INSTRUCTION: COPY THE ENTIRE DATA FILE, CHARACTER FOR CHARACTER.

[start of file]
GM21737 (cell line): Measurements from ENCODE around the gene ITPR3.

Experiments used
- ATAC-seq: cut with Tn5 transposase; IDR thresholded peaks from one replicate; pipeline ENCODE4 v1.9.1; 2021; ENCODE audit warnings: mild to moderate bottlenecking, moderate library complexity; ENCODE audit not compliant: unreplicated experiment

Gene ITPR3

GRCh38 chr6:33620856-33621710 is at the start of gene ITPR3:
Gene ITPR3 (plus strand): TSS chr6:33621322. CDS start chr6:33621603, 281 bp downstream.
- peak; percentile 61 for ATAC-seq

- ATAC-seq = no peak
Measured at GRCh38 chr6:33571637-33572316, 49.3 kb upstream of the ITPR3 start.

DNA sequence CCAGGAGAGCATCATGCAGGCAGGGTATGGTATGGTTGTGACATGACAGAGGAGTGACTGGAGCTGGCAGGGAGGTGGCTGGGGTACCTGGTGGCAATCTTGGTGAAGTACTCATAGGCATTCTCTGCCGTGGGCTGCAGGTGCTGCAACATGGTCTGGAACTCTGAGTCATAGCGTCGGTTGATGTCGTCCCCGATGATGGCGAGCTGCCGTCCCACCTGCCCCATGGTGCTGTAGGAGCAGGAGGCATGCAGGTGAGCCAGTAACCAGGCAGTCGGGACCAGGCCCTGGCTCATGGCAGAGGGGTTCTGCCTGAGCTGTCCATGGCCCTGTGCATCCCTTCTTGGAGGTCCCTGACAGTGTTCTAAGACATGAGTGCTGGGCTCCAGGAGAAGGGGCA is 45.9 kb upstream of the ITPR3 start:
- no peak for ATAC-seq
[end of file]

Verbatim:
GM21737 (cell line): Measurements from ENCODE around the gene ITPR3.

Experiments used
- ATAC-seq: cut with Tn5 transposase; IDR thresholded peaks from one replicate; pipeline ENCODE4 v1.9.1; 2021; ENCODE audit warnings: mild to moderate bottlenecking, moderate library complexity; ENCODE audit not compliant: unreplicated experiment

Gene ITPR3

GRCh38 chr6:33620856-33621710 is at the start of gene ITPR3:
Gene ITPR3 (plus strand): TSS chr6:33621322. CDS start chr6:33621603, 281 bp downstream.
- peak; percentile 61 for ATAC-seq

- ATAC-seq = no peak
Measured at GRCh38 chr6:33571637-33572316, 49.3 kb upstream of the ITPR3 start.

DNA sequence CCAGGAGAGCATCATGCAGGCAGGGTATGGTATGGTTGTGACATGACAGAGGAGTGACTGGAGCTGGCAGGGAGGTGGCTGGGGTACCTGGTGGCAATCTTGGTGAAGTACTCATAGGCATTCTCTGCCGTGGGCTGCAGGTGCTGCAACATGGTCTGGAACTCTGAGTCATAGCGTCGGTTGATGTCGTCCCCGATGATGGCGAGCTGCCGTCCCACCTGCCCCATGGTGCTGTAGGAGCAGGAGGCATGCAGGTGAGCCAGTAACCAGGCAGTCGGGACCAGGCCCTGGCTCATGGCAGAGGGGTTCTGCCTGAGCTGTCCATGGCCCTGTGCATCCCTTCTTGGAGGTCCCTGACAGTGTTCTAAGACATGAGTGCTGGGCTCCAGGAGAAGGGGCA is 45.9 kb upstream of the ITPR3 start:
- no peak for ATAC-seq